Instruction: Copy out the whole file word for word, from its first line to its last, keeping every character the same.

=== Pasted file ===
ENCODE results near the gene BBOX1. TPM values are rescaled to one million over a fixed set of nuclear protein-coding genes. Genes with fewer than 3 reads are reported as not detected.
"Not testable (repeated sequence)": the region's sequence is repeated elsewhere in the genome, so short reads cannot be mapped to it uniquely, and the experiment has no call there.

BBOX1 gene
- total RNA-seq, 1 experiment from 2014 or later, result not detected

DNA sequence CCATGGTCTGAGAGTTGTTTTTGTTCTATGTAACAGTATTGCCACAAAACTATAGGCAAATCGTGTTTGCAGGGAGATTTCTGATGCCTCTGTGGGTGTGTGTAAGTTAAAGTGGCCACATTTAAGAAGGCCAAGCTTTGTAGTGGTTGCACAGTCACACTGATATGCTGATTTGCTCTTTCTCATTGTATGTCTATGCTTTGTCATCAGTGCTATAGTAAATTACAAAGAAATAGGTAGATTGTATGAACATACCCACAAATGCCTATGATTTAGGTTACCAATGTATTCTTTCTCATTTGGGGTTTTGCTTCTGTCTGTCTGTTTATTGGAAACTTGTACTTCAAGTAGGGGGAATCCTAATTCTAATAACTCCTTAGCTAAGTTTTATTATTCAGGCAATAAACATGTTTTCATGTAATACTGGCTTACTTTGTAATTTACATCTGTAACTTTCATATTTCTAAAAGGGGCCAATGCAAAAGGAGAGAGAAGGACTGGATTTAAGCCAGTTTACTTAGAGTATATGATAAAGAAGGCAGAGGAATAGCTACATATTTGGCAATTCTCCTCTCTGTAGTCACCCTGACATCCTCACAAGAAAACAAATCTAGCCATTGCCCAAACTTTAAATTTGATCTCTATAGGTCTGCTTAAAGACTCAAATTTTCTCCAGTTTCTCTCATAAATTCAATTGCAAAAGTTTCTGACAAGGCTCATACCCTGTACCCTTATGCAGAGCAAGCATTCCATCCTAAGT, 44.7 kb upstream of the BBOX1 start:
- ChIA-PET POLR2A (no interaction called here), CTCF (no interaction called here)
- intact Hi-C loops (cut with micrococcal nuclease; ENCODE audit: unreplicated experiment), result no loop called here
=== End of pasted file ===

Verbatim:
ENCODE results near the gene BBOX1. TPM values are rescaled to one million over a fixed set of nuclear protein-coding genes. Genes with fewer than 3 reads are reported as not detected.
"Not testable (repeated sequence)": the region's sequence is repeated elsewhere in the genome, so short reads cannot be mapped to it uniquely, and the experiment has no call there.

BBOX1 gene
- total RNA-seq, 1 experiment from 2014 or later, result not detected

DNA sequence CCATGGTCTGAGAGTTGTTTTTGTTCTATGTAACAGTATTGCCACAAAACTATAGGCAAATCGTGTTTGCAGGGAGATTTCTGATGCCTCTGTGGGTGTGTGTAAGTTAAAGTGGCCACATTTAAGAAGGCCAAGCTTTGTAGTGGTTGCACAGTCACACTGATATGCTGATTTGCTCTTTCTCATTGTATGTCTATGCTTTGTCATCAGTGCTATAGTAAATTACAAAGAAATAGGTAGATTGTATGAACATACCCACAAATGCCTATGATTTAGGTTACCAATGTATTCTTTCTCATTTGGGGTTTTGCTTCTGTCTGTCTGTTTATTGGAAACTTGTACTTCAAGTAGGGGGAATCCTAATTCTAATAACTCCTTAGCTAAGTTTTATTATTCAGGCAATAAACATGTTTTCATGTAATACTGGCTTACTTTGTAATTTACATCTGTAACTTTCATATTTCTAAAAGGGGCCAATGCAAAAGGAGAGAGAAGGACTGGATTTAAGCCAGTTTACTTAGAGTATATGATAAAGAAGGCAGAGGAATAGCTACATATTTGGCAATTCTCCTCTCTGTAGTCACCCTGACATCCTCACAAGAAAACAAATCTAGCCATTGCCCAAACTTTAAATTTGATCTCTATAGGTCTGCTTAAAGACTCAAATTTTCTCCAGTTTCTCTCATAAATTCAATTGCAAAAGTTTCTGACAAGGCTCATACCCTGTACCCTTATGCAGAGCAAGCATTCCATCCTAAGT, 44.7 kb upstream of the BBOX1 start:
- ChIA-PET POLR2A (no interaction called here), CTCF (no interaction called here)
- intact Hi-C loops (cut with micrococcal nuclease; ENCODE audit: unreplicated experiment), result no loop called here